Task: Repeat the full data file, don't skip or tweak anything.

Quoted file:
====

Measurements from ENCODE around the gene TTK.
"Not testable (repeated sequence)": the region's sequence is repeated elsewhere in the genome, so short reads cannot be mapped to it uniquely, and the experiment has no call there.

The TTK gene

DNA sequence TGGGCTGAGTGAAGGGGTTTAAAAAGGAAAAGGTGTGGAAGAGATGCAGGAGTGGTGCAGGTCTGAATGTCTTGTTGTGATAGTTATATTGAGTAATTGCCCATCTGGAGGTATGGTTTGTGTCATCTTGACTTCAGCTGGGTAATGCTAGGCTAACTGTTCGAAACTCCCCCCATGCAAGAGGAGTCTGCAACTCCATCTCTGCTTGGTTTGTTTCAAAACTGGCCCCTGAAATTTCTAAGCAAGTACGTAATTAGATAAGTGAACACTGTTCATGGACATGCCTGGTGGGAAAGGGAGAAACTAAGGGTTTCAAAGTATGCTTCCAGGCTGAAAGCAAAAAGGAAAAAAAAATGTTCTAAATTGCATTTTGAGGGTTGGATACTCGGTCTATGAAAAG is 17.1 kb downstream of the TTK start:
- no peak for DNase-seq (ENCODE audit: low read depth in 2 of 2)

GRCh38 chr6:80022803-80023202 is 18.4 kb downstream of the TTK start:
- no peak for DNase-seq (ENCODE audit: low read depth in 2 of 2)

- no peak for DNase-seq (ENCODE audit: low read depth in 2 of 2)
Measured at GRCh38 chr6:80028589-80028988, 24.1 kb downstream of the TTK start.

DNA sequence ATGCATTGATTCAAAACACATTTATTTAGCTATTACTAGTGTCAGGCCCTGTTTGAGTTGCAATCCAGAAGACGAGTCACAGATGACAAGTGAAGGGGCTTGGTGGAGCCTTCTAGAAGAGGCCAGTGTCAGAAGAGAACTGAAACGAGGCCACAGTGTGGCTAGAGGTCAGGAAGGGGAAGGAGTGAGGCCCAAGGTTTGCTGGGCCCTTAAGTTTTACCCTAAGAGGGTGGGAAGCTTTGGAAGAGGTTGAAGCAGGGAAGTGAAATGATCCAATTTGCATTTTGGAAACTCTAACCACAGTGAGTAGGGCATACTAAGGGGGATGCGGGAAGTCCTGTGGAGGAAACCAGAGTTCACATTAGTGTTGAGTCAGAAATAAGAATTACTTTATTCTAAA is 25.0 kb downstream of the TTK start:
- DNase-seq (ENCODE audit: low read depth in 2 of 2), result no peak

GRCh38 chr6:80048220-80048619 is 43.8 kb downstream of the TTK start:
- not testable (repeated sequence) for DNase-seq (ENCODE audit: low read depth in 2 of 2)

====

Measurements from ENCODE around the gene TTK.
"Not testable (repeated sequence)": the region's sequence is repeated elsewhere in the genome, so short reads cannot be mapped to it uniquely, and the experiment has no call there.

The TTK gene

DNA sequence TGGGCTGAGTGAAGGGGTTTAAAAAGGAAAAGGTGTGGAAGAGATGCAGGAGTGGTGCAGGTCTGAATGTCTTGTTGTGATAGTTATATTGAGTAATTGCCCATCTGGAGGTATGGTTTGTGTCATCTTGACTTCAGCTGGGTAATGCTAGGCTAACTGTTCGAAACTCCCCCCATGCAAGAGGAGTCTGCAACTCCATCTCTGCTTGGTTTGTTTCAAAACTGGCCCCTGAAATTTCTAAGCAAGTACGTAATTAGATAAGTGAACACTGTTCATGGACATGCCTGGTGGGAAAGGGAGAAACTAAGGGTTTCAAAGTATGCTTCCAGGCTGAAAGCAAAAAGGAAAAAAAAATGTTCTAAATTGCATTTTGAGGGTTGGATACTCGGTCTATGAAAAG is 17.1 kb downstream of the TTK start:
- no peak for DNase-seq (ENCODE audit: low read depth in 2 of 2)

GRCh38 chr6:80022803-80023202 is 18.4 kb downstream of the TTK start:
- no peak for DNase-seq (ENCODE audit: low read depth in 2 of 2)

- no peak for DNase-seq (ENCODE audit: low read depth in 2 of 2)
Measured at GRCh38 chr6:80028589-80028988, 24.1 kb downstream of the TTK start.

DNA sequence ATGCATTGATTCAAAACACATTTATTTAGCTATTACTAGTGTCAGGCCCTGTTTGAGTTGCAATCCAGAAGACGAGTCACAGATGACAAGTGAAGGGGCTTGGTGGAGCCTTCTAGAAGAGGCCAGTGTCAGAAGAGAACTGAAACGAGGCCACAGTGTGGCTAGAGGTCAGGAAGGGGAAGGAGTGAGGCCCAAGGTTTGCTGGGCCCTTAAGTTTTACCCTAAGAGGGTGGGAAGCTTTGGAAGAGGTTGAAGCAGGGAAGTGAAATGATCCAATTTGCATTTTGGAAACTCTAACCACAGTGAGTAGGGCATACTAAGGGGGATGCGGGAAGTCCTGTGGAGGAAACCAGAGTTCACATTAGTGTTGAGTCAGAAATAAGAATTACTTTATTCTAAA is 25.0 kb downstream of the TTK start:
- DNase-seq (ENCODE audit: low read depth in 2 of 2), result no peak

GRCh38 chr6:80048220-80048619 is 43.8 kb downstream of the TTK start:
- not testable (repeated sequence) for DNase-seq (ENCODE audit: low read depth in 2 of 2)